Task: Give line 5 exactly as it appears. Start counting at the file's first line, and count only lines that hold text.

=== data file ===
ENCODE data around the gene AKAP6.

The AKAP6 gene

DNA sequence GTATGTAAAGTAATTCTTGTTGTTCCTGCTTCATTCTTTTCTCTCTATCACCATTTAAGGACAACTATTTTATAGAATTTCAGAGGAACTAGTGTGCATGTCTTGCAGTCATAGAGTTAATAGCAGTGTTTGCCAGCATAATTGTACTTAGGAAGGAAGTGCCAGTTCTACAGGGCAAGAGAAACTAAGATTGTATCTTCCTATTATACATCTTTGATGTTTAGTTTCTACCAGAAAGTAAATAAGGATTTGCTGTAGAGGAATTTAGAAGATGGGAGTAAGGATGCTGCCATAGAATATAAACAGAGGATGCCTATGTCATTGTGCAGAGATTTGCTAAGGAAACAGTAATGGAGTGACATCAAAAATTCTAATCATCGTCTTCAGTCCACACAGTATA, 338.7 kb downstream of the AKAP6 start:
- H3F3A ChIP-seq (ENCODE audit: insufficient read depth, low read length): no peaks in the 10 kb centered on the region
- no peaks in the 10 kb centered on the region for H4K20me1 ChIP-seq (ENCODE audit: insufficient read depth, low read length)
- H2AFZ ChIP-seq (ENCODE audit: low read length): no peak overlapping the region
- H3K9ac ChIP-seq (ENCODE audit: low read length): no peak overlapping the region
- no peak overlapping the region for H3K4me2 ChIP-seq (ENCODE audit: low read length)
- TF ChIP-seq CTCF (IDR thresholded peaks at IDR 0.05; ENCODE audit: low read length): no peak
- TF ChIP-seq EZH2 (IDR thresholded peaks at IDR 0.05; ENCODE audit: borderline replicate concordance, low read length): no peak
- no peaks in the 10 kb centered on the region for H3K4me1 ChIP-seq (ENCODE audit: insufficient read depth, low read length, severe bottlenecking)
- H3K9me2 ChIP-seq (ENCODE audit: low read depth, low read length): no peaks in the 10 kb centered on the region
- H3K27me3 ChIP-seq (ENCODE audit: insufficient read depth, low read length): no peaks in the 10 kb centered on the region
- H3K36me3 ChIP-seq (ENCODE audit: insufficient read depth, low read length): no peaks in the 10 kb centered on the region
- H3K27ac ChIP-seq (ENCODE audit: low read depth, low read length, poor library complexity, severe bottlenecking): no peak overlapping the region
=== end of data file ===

- no peaks in the 10 kb centered on the region for H4K20me1 ChIP-seq (ENCODE audit: insufficient read depth, low read length)